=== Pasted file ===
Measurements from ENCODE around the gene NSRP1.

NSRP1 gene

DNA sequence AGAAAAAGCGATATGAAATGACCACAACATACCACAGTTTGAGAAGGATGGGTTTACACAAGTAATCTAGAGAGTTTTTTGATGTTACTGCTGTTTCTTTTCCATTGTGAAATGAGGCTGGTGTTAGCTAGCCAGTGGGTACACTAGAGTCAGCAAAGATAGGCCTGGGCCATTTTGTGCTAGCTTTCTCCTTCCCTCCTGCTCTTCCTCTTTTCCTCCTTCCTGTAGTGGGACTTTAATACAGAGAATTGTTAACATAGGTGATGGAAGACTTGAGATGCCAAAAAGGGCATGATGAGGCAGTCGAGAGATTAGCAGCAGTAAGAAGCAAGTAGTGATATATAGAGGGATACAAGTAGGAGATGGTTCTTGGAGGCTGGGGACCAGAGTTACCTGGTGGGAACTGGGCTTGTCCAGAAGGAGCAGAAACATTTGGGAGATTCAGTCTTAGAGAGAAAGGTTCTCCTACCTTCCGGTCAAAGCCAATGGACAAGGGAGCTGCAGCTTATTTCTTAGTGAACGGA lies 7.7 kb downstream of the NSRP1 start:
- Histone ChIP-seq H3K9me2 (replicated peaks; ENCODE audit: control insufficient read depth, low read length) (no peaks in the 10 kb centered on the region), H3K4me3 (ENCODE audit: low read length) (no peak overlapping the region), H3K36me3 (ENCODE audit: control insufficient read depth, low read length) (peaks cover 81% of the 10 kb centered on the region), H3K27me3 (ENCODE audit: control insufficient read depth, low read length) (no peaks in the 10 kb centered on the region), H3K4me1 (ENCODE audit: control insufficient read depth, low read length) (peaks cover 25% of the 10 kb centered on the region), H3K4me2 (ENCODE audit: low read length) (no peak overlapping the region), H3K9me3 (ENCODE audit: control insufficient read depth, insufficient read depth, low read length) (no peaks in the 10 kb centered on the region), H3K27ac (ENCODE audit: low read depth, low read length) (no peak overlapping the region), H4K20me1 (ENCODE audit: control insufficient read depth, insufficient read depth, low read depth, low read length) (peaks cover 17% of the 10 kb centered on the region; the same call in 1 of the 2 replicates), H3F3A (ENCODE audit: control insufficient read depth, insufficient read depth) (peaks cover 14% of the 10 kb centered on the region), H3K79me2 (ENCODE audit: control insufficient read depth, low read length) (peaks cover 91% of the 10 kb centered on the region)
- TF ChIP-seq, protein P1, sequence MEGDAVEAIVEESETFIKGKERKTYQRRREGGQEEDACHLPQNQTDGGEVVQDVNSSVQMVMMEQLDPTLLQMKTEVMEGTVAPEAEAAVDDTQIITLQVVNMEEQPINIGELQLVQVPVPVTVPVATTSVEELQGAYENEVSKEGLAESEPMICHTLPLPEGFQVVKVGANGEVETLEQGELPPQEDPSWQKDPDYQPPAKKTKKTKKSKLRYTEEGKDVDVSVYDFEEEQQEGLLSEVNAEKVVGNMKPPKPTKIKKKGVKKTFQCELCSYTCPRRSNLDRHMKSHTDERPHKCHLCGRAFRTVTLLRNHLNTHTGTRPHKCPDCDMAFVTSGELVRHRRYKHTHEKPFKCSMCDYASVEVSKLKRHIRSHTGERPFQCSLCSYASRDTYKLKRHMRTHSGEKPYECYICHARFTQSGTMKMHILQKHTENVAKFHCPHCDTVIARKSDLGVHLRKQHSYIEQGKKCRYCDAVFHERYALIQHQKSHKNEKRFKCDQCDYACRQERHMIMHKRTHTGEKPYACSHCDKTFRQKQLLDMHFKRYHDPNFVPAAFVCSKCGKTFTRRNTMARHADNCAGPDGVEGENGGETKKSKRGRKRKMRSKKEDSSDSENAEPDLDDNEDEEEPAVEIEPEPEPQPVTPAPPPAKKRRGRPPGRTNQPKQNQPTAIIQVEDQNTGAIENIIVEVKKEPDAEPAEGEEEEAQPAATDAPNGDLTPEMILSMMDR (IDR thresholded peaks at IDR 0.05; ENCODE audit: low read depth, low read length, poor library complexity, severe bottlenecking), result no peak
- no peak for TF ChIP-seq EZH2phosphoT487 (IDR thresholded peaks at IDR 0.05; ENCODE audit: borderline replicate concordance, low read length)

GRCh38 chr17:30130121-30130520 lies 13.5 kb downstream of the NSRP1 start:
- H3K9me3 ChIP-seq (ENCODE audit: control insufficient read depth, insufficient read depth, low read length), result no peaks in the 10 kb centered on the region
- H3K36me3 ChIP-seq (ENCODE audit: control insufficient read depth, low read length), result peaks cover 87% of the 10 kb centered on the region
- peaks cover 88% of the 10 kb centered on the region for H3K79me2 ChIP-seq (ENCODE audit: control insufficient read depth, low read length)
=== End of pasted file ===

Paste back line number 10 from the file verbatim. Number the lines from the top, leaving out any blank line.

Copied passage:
- peaks cover 88% of the 10 kb centered on the region for H3K79me2 ChIP-seq (ENCODE audit: control insufficient read depth, low read length)